I did it!

I actually finished the first scarf on the floor loom over the weekend. However, I was determined to refresh my memory of the weaver’s knot by knotting the new warp to the old and pulling it through. As such, I could not just yank the finished scarf off the loom, tie the fringe, and then wash and dry it.

114 tiny little weaver’s knots later, I had indeed refreshed my memory and also was able to remove my scarf.

The warp is a cotton yarn I had in stash. It was something which I bought from Rachel at Dyeabolical yarns way back when she was dyeing some cotton. The weft is handspun. It’s a 2 py yarn which I created little bumps out of one of the plies while plying the yarn. The fiber was also from Dyeabolical Yarns, colorway Thunderboom.

The little bumps I created in the handspun yarn show up charmingly in the scarf. But, the thing I didn’t account for when planning the project was that naturally, some of those bumps would show up right at an edge. So, this created edges that were even wonkier than they would have been simply because I am a newbie weaver. On the other hand, one might think that’s ok, as the edges were bound to be wonky and now I have an excuse.

It turned out really nice! I think keeping the warp tension on the floor loom is easier than the table loom I had used in the past. It’s also faster to weave, and much quieter.

My hope continues to be that I learn one or two new things each work in progress. I tied on the new warp last evening, working on it way into the evening. Then, I decided one of the things I needed to learn was how to do a different tie up of the harnesses. Unfortunately, I managed to completely confuse myself and the loom is not entirely functional at the moment.

I am sure this’ll be a Mr. Ink to the rescue moment. I told him I was going to need some help. And, I told him that I could explain to him how it should work so that his mechanical mind can figure out why what I did made it stop working. THEN, he can teach me HOW it works in the first place so I can figure out how to do new tie ups properly. Because I know he won’t want to help me figure out a tie up every time I want to do a new project.

That being said, the above project is just a simple weave. The next project is also going to be a simple weave, so I just wanted to change the tie ups because I wanted to get used using a different foot pattern. No matter, I’ll get it figured out, hopefully before the weekend, so that I can get back to it.

In the end, I learned a lot and I am quite pleased with my little scarf! I am quite eager to work on that new project very soon!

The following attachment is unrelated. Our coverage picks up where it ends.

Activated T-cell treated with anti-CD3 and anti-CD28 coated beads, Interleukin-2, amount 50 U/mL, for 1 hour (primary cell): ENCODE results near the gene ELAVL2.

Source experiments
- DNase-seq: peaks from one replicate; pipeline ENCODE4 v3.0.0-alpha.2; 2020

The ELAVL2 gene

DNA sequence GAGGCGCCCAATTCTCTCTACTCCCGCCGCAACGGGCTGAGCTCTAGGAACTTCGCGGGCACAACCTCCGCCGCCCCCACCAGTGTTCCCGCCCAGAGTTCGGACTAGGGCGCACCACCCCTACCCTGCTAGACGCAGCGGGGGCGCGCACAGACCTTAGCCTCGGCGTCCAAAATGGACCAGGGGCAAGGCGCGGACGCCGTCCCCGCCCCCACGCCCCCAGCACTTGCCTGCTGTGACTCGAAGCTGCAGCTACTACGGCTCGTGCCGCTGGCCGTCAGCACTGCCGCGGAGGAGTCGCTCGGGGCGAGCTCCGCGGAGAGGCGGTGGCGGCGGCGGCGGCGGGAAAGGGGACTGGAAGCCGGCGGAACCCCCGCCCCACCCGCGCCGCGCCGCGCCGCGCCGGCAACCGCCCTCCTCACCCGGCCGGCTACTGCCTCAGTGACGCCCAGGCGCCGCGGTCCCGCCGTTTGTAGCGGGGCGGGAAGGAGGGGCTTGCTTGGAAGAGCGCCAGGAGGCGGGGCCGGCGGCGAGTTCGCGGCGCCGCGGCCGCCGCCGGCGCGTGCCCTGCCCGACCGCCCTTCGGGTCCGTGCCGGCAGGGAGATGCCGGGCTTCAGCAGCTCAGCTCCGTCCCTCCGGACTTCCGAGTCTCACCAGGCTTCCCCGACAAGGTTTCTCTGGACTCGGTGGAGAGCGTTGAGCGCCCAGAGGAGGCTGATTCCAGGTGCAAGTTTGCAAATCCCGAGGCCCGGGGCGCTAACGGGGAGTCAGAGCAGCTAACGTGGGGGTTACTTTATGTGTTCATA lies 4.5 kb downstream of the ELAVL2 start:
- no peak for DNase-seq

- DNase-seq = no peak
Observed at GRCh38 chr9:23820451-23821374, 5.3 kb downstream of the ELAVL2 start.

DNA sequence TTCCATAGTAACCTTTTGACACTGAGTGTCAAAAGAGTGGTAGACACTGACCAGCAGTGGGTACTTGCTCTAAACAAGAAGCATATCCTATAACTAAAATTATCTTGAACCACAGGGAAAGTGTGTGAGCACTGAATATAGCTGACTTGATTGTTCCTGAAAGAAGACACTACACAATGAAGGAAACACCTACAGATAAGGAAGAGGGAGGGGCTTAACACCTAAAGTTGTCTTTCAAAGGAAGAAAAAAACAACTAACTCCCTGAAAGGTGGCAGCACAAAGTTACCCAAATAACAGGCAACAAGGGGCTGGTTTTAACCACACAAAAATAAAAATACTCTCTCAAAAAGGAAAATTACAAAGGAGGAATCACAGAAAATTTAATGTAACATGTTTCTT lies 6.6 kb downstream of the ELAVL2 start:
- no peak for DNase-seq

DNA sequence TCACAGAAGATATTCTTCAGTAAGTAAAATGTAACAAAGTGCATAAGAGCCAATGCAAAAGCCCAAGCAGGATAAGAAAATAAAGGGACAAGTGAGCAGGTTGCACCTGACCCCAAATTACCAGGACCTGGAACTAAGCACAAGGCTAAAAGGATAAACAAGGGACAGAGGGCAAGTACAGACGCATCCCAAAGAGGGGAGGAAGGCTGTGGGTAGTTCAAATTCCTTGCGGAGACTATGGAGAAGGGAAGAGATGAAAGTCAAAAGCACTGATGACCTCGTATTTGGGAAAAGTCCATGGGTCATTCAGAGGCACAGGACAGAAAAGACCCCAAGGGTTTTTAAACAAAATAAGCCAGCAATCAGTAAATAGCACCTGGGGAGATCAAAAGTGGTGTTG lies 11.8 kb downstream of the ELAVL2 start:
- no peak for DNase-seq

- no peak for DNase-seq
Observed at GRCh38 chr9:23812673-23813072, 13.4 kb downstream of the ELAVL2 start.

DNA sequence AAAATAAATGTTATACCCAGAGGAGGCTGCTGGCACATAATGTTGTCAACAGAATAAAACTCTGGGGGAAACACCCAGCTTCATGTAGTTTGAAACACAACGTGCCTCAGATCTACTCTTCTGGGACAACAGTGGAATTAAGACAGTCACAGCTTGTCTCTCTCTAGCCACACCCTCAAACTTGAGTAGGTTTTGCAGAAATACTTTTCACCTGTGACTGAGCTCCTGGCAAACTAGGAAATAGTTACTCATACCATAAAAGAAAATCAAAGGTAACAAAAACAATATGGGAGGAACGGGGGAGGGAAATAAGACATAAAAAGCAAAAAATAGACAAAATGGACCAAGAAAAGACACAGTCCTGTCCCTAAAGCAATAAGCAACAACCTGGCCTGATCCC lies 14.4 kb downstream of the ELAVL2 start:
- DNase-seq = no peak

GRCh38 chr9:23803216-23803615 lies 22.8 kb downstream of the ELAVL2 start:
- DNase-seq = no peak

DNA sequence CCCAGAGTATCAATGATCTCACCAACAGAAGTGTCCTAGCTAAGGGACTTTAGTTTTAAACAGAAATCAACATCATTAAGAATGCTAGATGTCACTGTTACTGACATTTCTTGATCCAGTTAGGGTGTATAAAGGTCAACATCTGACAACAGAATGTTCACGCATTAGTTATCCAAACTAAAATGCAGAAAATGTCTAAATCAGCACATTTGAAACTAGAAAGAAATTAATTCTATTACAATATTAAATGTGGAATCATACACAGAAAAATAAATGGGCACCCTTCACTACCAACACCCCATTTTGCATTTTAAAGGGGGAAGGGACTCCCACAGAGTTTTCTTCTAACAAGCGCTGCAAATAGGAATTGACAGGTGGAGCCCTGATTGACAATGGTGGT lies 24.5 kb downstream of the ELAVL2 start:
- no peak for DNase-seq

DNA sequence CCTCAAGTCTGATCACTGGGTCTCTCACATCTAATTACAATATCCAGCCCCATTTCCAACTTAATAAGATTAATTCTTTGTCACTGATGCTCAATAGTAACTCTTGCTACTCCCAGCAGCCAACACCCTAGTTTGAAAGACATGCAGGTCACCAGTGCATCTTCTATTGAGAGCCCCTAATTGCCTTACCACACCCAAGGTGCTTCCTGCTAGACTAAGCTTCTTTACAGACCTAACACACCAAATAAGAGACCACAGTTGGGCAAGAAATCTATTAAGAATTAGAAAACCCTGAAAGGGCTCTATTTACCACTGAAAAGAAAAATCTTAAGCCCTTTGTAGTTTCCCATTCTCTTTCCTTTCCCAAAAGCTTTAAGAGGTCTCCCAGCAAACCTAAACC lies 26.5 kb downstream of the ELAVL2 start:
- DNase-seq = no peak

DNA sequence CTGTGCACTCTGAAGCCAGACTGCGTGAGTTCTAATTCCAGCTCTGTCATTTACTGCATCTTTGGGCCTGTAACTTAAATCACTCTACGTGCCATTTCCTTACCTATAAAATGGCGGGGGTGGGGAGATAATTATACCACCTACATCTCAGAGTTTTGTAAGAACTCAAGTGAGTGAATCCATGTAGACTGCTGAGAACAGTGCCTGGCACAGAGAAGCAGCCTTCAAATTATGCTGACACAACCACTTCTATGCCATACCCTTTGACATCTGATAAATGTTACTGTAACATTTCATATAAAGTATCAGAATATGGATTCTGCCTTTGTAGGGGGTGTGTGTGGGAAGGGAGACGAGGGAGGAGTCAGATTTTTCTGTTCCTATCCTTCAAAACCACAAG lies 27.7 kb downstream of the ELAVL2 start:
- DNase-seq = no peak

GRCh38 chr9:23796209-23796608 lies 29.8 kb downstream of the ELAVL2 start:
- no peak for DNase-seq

Weaving Progress

Yesterday I did indeed dedicate a good amount of time to getting a project onto the new to me floor loom so I could give it a spin. We took the dogs out to the dog park midday, but the remainder of the day I had for the loom. This was planned. I wanted to do the work, but I didn’t want to overdo it. I wanted to enjoy myself.

I had actually gotten my warp started on the warping board Saturday night. I finished up Sunday morning and took the entire thing to the basement. I just wanted a very plain weave, and to add interest, I figured I’d use handspun yarn. This is yarn I made with little bumps created from the plying process. I figured they would show up in an interesting manner.

The warp is cotton I’ve had in my stash for ages.

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I had to do a little troubleshooting as I don’t think the loom came with every single appropriate part. Mr. Ink and I will need to go to the hardware store later and see if we can figure that out. But I improvised something using a piece from my table loom, it’ll work for this project. As you can see, I screwed up the warp a bit as I was putting it through the reed. There were a large number of stray warp threads. It didn’t matter too much to me though, I just took them out.

I slowly worked through this process and thankfully did not make any mistakes other than the stray warp threads that ultimately didn’t matter. So then I get to start the fun part, actually weaving.

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It’s definitely not perfect! I am learning how far is appropriate to advance the loom when needed, I am learning tension, etc. But it’s looking pretty cool! We have quite a lot planned for today, so I won’t get a ton of time to devote to this. But I am hoping that after I finish this blog post I can go down and get a bit more done while enjoying my morning coffee.

It’s a good first start! I am pleased. It’s easy to be hypercritical over something I don’t really know how to do yet, but if I step back, I realize all of that is part of the learning process and I should be pleased I am giving it a try in the first place.